Banks would never have recovered €74bn in debts without NAMA - Brendan McDonagh
Published 22/04/2015 | 10:30
Banks would never have recovered the €74bn debts they accumulated during the crisis without the intervention NAMA, the chief executive of that body told the Banking Inquiry today.
Much of that money “was never going to be seen again” if banks were “left to their own devices”, Mr Brendan McDonagh told the hearing.
“In the absence of NAMA, you would probably have seen a phased unveiling of losses over a period of three, four, five or perhaps more years with a consequent drip-drip effect in terms of the need for capital replenishment and a corrosive impact on the creditworthiness of the sovereign,’ he said.
The NAMA process had “enabled the Irish banking system to recognise and address upfront the loan loss difficulties that it had created for itself long before NAMA was ever conceived”, he added.
Mr McDonagh rejected suggestions that NAMA was “acting more like a debt collection agency than as a property value maximising entity.
“I think this reflects a poorly informed view of NAMA,” he added.
He explained that NAMA had acquired and managed a portfolio of loans with a face value of €74bn between 2010 and 2011 for €31.8bn.
The value of the properties had been gauged by the current market value, provided by a professional property valuer commissioned by the institution, the NAMA valuation team and an independent valuer where there was disagreement.
Typically NAMA applied and “uplift adjustment” ranging from 0-25pc on top of this value to reflect the long term economic value.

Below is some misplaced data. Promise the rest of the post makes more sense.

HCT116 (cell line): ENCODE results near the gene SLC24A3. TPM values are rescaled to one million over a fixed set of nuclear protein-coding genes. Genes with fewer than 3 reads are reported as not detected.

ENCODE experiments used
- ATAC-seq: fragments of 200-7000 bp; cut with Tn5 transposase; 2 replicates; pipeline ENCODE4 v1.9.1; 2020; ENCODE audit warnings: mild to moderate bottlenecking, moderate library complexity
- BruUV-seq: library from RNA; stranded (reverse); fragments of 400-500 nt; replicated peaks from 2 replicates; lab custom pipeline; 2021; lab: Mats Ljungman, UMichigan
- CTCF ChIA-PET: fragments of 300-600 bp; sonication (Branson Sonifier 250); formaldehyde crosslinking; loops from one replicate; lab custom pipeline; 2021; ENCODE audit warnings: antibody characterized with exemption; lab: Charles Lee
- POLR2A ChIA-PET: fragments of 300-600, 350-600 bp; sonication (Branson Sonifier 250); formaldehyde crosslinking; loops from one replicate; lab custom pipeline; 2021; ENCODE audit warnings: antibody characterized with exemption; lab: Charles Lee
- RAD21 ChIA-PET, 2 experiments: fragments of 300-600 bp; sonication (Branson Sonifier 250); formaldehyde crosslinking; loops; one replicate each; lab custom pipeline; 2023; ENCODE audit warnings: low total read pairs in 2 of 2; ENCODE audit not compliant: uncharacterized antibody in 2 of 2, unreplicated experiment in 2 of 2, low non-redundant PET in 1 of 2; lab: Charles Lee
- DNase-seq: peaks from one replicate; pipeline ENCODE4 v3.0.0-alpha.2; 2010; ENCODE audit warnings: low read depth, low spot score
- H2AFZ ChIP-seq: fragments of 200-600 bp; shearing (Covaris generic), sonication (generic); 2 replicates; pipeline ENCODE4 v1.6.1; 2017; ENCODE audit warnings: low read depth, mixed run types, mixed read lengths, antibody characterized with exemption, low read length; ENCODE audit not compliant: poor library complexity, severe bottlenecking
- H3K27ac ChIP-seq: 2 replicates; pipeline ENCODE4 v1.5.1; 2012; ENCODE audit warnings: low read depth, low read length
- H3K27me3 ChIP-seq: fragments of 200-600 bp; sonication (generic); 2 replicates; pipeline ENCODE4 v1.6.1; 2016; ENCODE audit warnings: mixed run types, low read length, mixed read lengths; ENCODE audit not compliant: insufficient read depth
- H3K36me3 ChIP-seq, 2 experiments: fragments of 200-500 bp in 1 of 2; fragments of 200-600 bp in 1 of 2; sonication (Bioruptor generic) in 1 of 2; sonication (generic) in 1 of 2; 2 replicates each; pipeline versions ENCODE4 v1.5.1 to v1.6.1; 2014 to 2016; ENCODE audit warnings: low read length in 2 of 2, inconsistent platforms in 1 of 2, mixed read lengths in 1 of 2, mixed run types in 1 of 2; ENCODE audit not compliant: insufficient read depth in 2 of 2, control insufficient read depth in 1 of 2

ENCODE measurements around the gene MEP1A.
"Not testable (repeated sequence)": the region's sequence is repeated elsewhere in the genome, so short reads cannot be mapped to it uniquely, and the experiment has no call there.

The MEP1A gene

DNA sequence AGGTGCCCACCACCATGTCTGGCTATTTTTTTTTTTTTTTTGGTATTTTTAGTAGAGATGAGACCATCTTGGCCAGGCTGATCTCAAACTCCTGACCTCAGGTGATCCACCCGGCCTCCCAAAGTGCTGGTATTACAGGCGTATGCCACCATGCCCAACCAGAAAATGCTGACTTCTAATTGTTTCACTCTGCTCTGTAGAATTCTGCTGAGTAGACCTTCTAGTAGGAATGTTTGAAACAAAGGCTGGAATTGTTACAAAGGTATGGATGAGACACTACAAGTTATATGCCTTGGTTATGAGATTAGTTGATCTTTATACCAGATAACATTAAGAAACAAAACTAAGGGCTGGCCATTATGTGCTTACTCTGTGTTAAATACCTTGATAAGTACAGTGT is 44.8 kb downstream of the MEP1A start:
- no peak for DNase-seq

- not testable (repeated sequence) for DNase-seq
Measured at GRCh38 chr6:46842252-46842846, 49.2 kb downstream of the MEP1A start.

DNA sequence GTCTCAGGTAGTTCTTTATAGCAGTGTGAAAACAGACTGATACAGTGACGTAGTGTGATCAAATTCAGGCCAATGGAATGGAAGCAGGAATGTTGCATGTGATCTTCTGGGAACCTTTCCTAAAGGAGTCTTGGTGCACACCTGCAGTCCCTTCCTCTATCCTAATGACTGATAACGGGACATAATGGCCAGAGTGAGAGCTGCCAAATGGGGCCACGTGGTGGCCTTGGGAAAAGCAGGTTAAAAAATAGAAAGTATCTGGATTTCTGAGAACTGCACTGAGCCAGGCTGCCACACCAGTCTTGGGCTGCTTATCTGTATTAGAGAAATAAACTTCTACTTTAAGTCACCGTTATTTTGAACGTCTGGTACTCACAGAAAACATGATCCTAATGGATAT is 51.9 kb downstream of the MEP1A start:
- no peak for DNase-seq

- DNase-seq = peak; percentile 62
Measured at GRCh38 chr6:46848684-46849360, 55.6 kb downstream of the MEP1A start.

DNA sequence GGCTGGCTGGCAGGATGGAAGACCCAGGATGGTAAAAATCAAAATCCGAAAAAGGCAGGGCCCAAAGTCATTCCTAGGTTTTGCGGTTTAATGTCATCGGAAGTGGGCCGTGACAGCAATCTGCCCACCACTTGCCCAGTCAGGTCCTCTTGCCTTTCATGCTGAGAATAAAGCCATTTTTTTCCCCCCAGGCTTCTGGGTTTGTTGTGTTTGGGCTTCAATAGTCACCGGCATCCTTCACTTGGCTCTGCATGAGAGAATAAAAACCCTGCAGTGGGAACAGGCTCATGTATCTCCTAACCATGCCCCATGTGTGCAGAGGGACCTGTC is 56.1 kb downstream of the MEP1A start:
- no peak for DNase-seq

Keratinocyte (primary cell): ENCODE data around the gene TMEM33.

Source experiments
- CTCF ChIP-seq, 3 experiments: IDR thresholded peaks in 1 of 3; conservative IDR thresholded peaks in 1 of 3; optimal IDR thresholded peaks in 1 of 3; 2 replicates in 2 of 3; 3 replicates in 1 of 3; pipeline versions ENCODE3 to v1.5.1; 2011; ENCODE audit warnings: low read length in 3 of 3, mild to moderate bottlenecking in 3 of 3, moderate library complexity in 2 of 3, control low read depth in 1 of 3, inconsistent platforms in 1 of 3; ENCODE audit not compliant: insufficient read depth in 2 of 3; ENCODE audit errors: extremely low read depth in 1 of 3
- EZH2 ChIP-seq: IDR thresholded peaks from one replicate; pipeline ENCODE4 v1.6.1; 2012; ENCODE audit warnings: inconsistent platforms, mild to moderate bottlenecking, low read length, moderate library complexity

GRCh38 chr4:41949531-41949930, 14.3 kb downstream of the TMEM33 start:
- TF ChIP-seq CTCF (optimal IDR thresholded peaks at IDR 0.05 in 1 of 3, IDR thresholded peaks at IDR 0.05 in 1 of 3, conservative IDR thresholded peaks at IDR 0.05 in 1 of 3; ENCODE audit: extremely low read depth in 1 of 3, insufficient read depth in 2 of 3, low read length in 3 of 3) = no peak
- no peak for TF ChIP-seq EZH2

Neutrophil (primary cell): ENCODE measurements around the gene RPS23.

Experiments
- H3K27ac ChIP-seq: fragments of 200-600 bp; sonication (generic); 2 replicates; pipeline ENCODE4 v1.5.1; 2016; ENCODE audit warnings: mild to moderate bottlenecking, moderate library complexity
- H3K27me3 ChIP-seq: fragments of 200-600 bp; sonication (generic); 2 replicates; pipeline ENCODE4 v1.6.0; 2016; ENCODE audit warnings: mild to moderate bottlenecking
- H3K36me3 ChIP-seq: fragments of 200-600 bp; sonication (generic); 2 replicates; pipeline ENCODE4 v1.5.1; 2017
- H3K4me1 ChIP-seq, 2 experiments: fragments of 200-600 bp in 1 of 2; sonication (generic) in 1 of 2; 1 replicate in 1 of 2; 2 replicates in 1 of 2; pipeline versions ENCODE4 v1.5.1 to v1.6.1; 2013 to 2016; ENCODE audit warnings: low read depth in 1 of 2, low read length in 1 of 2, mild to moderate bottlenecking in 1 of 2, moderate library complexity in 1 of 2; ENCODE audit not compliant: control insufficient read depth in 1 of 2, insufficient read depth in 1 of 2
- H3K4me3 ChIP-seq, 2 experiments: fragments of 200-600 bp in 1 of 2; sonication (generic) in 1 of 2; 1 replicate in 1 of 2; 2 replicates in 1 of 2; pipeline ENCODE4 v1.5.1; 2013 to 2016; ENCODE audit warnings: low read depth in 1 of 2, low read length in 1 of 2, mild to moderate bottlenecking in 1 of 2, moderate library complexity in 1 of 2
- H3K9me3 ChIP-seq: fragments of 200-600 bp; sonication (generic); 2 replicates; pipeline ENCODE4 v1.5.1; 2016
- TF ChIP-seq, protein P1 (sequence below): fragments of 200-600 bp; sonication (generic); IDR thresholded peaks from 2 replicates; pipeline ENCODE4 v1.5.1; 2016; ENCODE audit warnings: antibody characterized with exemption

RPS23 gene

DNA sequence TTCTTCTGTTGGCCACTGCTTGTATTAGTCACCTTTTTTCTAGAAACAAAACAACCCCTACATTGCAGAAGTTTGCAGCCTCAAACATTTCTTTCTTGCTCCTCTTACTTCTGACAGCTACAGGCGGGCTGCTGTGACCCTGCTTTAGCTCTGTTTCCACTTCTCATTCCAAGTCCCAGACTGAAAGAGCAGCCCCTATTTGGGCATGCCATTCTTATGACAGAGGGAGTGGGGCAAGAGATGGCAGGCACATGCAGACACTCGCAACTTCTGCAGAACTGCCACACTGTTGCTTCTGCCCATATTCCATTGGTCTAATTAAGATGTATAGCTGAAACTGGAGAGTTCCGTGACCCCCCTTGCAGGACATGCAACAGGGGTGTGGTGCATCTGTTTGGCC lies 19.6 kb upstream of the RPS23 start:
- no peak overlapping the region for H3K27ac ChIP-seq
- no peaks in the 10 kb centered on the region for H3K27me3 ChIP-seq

For this reason he also rejected comments to the effect that NAMA had acquired loans at “rock bottom prices”.
“This suggestion, frankly does not bear much scrutiny,” he added
Mr McDonagh said NAMA’s role was much broader than debt collection. It had acted to stimulate the market by disposing close to €6bn in Irish property since its inception involving over 20,000 individual property transactions and had worked had to bring in foreign investors.
It had injected €1bn in capital support to the development of via ble Irish projects which would enhance the value of underlying assets and set up a price protection scheme to address concern about falling prices.
A further €3bn was available in development funding, some of which helped to fund the initiatives in the Dublin residential development market and in the Dublin Docklands SDZ.
“We have also worked assiduously to enhance planning permissions and to remove other obstacles to the development of assets so as to enhance their value and to ensure that they are ‘shovel ready’ as soon as is practicable”,the NAMA chairman said.
“By end 2015 we expect that we will have made 2,000 residential units available for social housing” he added saying that they had supported businesses whose debt they acquired and who employed some 15,000 people.
Commenting on the banks, NAMA chairman Frank Daly said: "Very little, if any, consideration was given to the inherent cyclical nature of the property markets.
"The attitude appears to have been that the only way was up – that somehow the forces of gravity were suspended as far as the Irish market was concerned and that the long-established pattern of property market cycles was no longer relevant.
"In this model the banks were taking the type of risk normally the preserve of private equity/hedge fund providers without demanding the same level of rigorous analysis that those providers would have made a condition of funding."